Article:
This is one of the toughest questions that we freelancers have to answer. It’s especially difficult when people close to us, like friends or family, are the ones who are asking.
There are many people who don’t understand what it means to freelance. There are even a few people who still think that we’re all sitting at home in our pajamas eating chocolate and watching television all day long. (You’re not doing that, are you?:-) )
For those who are accustomed to the traditional workplace, the concept of freelancing (or self-employment) can be somewhat fuzzy. You’ve probably heard some of your own friends make strange generalizations or outrageous comments about your freelancing business.
So, what’s the right answer?
The Truth About Freelancing
“So, you are the boss.” One woman said when I explained that I owned my own business. “That must be so nice, telling everyone else what to do.”
The truth is, for most freelancers, we are both the boss AND the employee all rolled into one. We have both sets of responsibilities.
One of the reasons that people are so confused about freelancing is that for many of us it goes beyond a career choice and becomes a lifestyle choice.
In most companies, your employer determines your ultimate career path. However, if you choose freelancing as a career the picture is quite different.
Freelancing as a Career Choice
From many perspectives, freelancing is an excellent career choice with very few limits:
- You can choose the most challenging or rewarding projects. In a nine-to-five job your manager brings the work to you. They may even dictate how that work will be done. Not so for the freelancer, who can say “no” to any project that seems unreasonable or unrewarding.
- You determine your pay. How much you earn as a freelancer depends on how smart you work, how much work you take on, and how much you market your product or services.
- You set your own hours. Getting time off in a traditional job can be a real hassle. Usually you have to get permission from a manager, who first checks to see if someone can cover for you.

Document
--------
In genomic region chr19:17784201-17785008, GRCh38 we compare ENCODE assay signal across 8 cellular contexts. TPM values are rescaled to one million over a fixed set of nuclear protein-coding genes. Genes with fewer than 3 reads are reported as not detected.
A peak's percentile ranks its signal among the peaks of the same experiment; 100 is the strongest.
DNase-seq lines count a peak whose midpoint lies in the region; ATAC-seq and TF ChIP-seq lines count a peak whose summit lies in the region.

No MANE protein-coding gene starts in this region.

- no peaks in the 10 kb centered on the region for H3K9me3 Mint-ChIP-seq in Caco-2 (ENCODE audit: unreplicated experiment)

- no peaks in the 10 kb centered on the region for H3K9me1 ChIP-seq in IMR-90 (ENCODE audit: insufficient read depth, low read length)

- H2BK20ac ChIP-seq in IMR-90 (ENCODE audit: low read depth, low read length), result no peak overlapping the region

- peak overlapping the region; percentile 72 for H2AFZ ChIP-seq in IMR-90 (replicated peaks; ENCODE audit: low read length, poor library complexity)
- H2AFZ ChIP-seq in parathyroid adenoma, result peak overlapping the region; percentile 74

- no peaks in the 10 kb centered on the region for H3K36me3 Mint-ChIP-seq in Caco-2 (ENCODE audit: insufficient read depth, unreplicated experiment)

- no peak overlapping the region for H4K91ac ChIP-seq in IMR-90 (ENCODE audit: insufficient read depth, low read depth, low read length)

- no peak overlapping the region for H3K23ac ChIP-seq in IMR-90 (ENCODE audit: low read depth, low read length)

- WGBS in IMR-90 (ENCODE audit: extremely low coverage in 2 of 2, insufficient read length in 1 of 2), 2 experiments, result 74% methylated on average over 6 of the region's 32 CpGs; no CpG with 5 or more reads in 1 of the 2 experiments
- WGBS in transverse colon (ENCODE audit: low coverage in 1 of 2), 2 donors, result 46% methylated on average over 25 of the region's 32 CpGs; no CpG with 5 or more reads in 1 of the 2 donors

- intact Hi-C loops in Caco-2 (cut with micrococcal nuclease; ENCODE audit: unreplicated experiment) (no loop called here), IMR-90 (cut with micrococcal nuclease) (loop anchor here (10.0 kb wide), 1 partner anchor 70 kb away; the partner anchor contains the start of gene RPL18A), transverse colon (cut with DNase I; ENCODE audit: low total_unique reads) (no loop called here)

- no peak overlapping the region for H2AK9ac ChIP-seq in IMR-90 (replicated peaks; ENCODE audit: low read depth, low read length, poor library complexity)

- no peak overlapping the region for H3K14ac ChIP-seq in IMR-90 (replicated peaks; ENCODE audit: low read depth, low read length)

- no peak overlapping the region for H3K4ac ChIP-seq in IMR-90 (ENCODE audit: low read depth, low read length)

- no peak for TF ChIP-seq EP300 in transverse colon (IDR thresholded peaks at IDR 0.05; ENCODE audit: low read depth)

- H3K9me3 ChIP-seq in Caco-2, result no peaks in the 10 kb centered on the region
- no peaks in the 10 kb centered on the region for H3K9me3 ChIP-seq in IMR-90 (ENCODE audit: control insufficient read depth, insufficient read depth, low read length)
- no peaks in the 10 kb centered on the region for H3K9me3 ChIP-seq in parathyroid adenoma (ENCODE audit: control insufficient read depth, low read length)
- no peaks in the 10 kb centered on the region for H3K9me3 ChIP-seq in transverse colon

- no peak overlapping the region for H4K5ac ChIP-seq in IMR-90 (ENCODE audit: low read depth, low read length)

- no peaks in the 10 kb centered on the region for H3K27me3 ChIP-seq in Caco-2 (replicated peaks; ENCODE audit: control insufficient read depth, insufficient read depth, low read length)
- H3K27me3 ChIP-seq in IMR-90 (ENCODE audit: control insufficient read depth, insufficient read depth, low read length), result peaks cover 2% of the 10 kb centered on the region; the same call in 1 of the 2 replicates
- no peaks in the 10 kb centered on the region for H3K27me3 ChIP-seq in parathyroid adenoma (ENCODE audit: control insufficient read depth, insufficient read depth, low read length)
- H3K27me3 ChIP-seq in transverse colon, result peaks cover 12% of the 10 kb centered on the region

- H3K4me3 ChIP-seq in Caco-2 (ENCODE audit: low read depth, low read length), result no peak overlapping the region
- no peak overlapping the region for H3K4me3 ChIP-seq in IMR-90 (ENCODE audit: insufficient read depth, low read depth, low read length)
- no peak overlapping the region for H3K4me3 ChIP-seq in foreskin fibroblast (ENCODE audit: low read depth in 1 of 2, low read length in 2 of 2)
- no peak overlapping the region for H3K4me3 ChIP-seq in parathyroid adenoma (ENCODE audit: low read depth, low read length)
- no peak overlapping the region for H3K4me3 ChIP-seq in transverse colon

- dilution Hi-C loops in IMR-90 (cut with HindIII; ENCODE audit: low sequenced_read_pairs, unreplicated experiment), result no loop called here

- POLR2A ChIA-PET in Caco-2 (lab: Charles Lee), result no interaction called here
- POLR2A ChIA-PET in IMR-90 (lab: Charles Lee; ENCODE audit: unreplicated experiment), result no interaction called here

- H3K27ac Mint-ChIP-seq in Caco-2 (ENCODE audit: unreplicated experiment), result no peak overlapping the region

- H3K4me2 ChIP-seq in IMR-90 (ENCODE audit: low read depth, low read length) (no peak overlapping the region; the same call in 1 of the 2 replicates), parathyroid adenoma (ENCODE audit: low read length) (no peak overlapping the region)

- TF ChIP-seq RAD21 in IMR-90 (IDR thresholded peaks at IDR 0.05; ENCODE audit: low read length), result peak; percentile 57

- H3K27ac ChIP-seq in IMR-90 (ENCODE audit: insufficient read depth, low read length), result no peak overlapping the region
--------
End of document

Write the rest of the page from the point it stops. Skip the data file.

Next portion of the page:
- You decide where to work. Freelancing is largely location-independent. In most cases, you can work wherever there is an adequate Internet connection.
Recently, I was describing what I did for a living to a friend who is interested in freelancing.
“Basically,” I said, “Your business can be as big, or as small, as you would like it to be.”
I don’t think that I was too far off the mark with that comment when you consider freelancing as a career.
For most of us, though, freelancing is much more than a career. Freelancing is also a lifestyle.
Freelancing as a Lifestyle
While the career advantages of freelancing draw many, it’s usually the lifestyle advantages that keep them freelancing. Personally, I’m not sure how happy I would be in a typical 9-to-5 job now that I’ve been a freelancer for a while.
Here are a few lifestyle perks of freelancing:
- Save money. Many freelancers actually save money when they start to freelance. Freelancing can reduce or eliminate the following costs: commuting, parking, lunches away from home, need for a professional wardrobe, and more.
- Be there… for friends or family when you need to be. Having a sick family member can be a real hassle with a traditional job. For the freelancer, a sick child or family member can be right in the next room while you work.
- Off-hours shopping. One of the biggest benefits that I enjoy is shopping and conducting other business during non-peak hours. Most folks do their banking, grocery shopping, car repairs, and other chores during the weekend when it’s crowded. The freelancer doesn’t have to wait in those lines.
- Mobile lifestyle. Are you feeling cooped up in your home office? Pack your work and go. With WiFi and today’s mobile computing devices your office can be practically anywhere — choose between working across town and working across the globe, or do both.
- Creative control. When asked why they freelance, control is one of the most frequent answers. Most freelancers enjoy the ability to do a project the way that they believe it should be done and not the way that someone else requires them to do it.
In a nutshell, freelancing allows you to arrange your job around your life, rather than requiring you to arrange your life around your job.
You can probably think of even more lifestyle benefits to freelancing.
What Do You Think?
Is freelancing a career choice, a lifestyle choice, or both? How do you explain freelancing to yourself, your friends, your family?
What do you like (or dislike) about freelancing?
Leave your answers in the comments.